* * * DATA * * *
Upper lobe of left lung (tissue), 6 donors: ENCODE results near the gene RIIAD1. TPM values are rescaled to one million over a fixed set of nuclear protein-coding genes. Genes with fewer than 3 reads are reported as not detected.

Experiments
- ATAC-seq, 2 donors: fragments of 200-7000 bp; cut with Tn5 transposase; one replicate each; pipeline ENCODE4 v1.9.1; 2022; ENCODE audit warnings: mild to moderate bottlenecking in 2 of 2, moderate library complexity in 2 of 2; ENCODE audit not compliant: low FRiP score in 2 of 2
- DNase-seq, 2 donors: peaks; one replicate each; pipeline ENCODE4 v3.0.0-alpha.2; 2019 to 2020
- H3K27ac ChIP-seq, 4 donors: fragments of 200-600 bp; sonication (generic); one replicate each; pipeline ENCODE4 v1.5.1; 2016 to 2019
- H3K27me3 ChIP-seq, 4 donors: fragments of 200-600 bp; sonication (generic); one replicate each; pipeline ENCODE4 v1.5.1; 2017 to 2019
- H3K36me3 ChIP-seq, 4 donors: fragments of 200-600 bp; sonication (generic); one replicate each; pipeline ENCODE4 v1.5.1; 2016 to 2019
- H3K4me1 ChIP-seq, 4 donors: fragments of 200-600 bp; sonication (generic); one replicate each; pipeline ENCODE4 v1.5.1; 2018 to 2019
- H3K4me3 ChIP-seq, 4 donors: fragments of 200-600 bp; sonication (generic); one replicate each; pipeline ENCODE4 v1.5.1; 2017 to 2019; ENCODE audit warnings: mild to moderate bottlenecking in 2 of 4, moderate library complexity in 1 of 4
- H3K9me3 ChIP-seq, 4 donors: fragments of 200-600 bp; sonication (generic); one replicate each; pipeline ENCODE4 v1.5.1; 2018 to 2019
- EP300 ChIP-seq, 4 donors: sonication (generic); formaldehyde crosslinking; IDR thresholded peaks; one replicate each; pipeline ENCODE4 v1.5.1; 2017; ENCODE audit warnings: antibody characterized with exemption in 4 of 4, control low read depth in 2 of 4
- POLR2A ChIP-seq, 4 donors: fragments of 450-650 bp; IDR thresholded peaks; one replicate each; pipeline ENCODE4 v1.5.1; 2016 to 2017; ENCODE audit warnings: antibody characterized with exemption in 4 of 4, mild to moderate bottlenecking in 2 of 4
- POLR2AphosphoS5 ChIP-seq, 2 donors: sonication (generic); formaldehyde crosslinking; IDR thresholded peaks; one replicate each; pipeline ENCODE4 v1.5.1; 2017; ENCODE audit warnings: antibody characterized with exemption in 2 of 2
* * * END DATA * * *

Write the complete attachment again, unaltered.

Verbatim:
Upper lobe of left lung (tissue), 6 donors: ENCODE results near the gene RIIAD1. TPM values are rescaled to one million over a fixed set of nuclear protein-coding genes. Genes with fewer than 3 reads are reported as not detected.

Experiments
- ATAC-seq, 2 donors: fragments of 200-7000 bp; cut with Tn5 transposase; one replicate each; pipeline ENCODE4 v1.9.1; 2022; ENCODE audit warnings: mild to moderate bottlenecking in 2 of 2, moderate library complexity in 2 of 2; ENCODE audit not compliant: low FRiP score in 2 of 2
- DNase-seq, 2 donors: peaks; one replicate each; pipeline ENCODE4 v3.0.0-alpha.2; 2019 to 2020
- H3K27ac ChIP-seq, 4 donors: fragments of 200-600 bp; sonication (generic); one replicate each; pipeline ENCODE4 v1.5.1; 2016 to 2019
- H3K27me3 ChIP-seq, 4 donors: fragments of 200-600 bp; sonication (generic); one replicate each; pipeline ENCODE4 v1.5.1; 2017 to 2019
- H3K36me3 ChIP-seq, 4 donors: fragments of 200-600 bp; sonication (generic); one replicate each; pipeline ENCODE4 v1.5.1; 2016 to 2019
- H3K4me1 ChIP-seq, 4 donors: fragments of 200-600 bp; sonication (generic); one replicate each; pipeline ENCODE4 v1.5.1; 2018 to 2019
- H3K4me3 ChIP-seq, 4 donors: fragments of 200-600 bp; sonication (generic); one replicate each; pipeline ENCODE4 v1.5.1; 2017 to 2019; ENCODE audit warnings: mild to moderate bottlenecking in 2 of 4, moderate library complexity in 1 of 4
- H3K9me3 ChIP-seq, 4 donors: fragments of 200-600 bp; sonication (generic); one replicate each; pipeline ENCODE4 v1.5.1; 2018 to 2019
- EP300 ChIP-seq, 4 donors: sonication (generic); formaldehyde crosslinking; IDR thresholded peaks; one replicate each; pipeline ENCODE4 v1.5.1; 2017; ENCODE audit warnings: antibody characterized with exemption in 4 of 4, control low read depth in 2 of 4
- POLR2A ChIP-seq, 4 donors: fragments of 450-650 bp; IDR thresholded peaks; one replicate each; pipeline ENCODE4 v1.5.1; 2016 to 2017; ENCODE audit warnings: antibody characterized with exemption in 4 of 4, mild to moderate bottlenecking in 2 of 4
- POLR2AphosphoS5 ChIP-seq, 2 donors: sonication (generic); formaldehyde crosslinking; IDR thresholded peaks; one replicate each; pipeline ENCODE4 v1.5.1; 2017; ENCODE audit warnings: antibody characterized with exemption in 2 of 2